New Delhi, May 27
Amid uncertainties arising out of the second wave of Covid, the RBI on Thursday said a durable revival of private consumption and investment would be critical for sustaining economic growth post-pandemic.
Observing that 2020-21 has left a scar on the economy, RBI in its annual report said, “In the midst of the second wave as 2021-22 commences, pervasive despair is being lifted by cautious optimism built up by vaccination drives.” The second wave of the pandemic has prompted revision of growth projections for the current fiscal and the consensus appears to be gravitating towards RBI’s forecast of 10.5%, the report added.
Flags risk of bubble in stock market
- The RBI on Thursday said the sharp rally in the domestic equity markets despite an estimated 8% contraction in GDP in 2020-21 poses the ‘risk of a bubble’
- It also noted that the widening gap between stretched asset prices relative to prospects for recovery in real economic activity has emerged as a global policy concern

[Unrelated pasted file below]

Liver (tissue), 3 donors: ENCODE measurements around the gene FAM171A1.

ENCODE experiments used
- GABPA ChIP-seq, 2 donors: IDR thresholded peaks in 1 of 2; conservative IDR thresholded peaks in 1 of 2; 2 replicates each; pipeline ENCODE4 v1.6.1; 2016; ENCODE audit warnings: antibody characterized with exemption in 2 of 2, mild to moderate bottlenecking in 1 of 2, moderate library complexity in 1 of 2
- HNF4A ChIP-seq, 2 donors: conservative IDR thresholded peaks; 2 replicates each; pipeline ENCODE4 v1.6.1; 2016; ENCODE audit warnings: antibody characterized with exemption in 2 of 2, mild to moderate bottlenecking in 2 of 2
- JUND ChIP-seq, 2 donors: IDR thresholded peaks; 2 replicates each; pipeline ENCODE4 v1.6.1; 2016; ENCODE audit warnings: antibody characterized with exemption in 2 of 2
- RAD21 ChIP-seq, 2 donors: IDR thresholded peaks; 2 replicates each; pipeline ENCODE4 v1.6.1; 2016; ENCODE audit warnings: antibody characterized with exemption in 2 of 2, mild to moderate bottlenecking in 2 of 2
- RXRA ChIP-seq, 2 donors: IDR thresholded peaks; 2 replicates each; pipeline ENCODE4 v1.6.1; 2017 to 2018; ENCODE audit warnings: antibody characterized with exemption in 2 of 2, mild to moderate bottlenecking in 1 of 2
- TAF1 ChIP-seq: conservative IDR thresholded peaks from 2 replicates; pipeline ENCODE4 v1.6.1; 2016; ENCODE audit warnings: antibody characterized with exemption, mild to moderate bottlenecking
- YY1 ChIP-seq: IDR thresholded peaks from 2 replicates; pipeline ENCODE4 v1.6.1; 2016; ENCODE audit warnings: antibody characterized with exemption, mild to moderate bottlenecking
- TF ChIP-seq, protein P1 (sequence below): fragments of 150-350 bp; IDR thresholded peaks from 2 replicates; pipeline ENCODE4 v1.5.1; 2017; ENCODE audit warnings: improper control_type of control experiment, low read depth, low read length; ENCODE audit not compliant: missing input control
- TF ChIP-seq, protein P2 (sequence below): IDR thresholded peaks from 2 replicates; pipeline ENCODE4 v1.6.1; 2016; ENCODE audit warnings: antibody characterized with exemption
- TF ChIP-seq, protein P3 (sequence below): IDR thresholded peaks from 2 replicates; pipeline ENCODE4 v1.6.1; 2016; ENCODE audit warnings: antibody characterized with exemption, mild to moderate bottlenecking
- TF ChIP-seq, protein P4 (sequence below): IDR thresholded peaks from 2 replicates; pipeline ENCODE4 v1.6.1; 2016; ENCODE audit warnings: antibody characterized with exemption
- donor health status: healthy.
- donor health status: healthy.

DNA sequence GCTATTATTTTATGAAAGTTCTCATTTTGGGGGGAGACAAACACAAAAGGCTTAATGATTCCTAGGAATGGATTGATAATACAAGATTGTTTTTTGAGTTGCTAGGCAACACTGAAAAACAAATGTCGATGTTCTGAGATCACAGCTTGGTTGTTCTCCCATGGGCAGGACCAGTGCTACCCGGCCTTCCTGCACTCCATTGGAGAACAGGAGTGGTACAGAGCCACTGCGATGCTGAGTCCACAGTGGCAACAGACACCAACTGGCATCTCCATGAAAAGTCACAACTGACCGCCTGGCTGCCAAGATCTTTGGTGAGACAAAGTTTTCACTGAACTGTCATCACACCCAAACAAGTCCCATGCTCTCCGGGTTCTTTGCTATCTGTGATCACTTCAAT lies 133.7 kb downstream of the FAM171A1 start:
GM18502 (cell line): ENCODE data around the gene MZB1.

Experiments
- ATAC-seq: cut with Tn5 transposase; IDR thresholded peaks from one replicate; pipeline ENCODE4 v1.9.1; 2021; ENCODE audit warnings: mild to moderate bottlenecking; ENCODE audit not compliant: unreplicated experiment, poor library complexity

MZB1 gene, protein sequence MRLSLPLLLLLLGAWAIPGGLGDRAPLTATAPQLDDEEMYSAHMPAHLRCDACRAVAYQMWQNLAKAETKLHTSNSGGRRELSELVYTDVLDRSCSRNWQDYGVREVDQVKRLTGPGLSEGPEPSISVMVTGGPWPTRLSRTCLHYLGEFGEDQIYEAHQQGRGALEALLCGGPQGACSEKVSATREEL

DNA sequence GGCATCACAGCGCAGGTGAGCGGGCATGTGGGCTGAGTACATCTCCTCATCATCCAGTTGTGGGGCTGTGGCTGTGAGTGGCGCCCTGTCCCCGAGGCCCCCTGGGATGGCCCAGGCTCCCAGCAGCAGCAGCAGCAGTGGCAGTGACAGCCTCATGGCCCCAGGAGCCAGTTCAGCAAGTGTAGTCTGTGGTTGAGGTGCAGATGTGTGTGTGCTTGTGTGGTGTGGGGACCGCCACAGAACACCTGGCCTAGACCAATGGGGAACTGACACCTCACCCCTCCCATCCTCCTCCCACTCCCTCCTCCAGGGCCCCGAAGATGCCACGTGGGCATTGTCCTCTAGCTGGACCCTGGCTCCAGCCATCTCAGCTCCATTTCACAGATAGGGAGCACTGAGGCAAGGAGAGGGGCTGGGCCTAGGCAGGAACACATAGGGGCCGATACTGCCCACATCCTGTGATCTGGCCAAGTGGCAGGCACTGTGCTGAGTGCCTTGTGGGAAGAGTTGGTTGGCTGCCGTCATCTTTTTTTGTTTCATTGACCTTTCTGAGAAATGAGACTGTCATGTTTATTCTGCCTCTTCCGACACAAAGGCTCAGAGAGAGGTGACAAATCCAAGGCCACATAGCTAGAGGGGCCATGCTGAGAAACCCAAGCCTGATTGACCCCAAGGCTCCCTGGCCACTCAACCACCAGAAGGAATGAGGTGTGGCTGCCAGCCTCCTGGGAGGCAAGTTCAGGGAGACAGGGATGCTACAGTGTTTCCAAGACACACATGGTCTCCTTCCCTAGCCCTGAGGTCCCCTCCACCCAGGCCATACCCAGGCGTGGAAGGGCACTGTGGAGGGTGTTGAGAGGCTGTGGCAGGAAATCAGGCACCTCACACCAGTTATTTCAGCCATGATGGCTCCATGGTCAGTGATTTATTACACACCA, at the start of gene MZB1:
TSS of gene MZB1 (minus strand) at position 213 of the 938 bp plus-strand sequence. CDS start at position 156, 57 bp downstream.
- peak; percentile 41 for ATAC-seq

- Pressures from food items like pulses and edible oils are likely to persist in view of supply-demand imbalances, while cereal prices may continue to soften with the bumper foodgrain production in FY21, it said
The pandemic, RBI cautioned, “is the biggest risk to this outlook. Yet, upsides also stem from the capex push by the government, rising capacity utilisation and the turnaround in capital goods imports.” In a separate box on what would drive growth recovery after the crisis, RBI said, “for a self-sustaining GDP growth trajectory post-Covid, a durable revival in private consumption and investment demand together would be critical as they account for around 85% of the GDP.” Typically, it added, post-crisis recoveries are led more by consumption than investment.
“However, investment-led recoveries can be more sustainable and can also lift consumption in parts by better job creation. In either case, private demand plays a pivotal role,” the report added.
The RBI has also cautioned banks to closely monitor their bad loans and prepare themselves for higher provisioning in the light of the Supreme Court lifting ban on non-performing asset (NPA) classification and outbreak of the second Covid wave. The waiver of compound interest on all loan accounts which opted for moratorium during March-August 2020 may put stress on the financial health of banks, the report added. — PTI